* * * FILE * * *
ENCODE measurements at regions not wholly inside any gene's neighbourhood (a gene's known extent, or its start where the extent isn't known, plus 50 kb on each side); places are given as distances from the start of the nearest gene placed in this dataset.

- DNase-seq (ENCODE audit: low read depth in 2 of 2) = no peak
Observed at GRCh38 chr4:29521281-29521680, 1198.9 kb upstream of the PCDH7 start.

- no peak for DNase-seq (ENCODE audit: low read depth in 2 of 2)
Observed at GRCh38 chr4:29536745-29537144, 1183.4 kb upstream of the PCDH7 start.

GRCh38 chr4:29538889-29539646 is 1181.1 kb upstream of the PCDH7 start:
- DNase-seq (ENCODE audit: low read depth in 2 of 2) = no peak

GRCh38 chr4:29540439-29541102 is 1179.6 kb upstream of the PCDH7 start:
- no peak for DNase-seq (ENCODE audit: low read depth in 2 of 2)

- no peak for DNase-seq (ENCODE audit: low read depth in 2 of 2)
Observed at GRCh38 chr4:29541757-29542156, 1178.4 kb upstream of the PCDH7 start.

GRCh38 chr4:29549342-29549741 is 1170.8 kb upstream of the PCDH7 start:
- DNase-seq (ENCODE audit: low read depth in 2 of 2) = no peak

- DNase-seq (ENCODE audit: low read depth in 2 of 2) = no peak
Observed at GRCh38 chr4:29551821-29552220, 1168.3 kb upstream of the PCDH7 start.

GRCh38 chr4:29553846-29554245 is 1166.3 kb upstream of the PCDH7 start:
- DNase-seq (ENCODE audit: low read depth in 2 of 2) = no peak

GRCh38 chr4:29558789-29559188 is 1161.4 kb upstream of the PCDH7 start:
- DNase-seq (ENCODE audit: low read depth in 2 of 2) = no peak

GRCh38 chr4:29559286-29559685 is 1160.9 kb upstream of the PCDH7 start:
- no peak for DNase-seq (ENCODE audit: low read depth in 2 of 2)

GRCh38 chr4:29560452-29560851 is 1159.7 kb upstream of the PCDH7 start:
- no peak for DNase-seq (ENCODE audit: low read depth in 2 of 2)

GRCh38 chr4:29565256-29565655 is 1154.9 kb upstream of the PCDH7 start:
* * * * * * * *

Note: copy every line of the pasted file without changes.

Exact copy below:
ENCODE measurements at regions not wholly inside any gene's neighbourhood (a gene's known extent, or its start where the extent isn't known, plus 50 kb on each side); places are given as distances from the start of the nearest gene placed in this dataset.

- DNase-seq (ENCODE audit: low read depth in 2 of 2) = no peak
Observed at GRCh38 chr4:29521281-29521680, 1198.9 kb upstream of the PCDH7 start.

- no peak for DNase-seq (ENCODE audit: low read depth in 2 of 2)
Observed at GRCh38 chr4:29536745-29537144, 1183.4 kb upstream of the PCDH7 start.

GRCh38 chr4:29538889-29539646 is 1181.1 kb upstream of the PCDH7 start:
- DNase-seq (ENCODE audit: low read depth in 2 of 2) = no peak

GRCh38 chr4:29540439-29541102 is 1179.6 kb upstream of the PCDH7 start:
- no peak for DNase-seq (ENCODE audit: low read depth in 2 of 2)

- no peak for DNase-seq (ENCODE audit: low read depth in 2 of 2)
Observed at GRCh38 chr4:29541757-29542156, 1178.4 kb upstream of the PCDH7 start.

GRCh38 chr4:29549342-29549741 is 1170.8 kb upstream of the PCDH7 start:
- DNase-seq (ENCODE audit: low read depth in 2 of 2) = no peak

- DNase-seq (ENCODE audit: low read depth in 2 of 2) = no peak
Observed at GRCh38 chr4:29551821-29552220, 1168.3 kb upstream of the PCDH7 start.

GRCh38 chr4:29553846-29554245 is 1166.3 kb upstream of the PCDH7 start:
- DNase-seq (ENCODE audit: low read depth in 2 of 2) = no peak

GRCh38 chr4:29558789-29559188 is 1161.4 kb upstream of the PCDH7 start:
- DNase-seq (ENCODE audit: low read depth in 2 of 2) = no peak

GRCh38 chr4:29559286-29559685 is 1160.9 kb upstream of the PCDH7 start:
- no peak for DNase-seq (ENCODE audit: low read depth in 2 of 2)

GRCh38 chr4:29560452-29560851 is 1159.7 kb upstream of the PCDH7 start:
- no peak for DNase-seq (ENCODE audit: low read depth in 2 of 2)

GRCh38 chr4:29565256-29565655 is 1154.9 kb upstream of the PCDH7 start: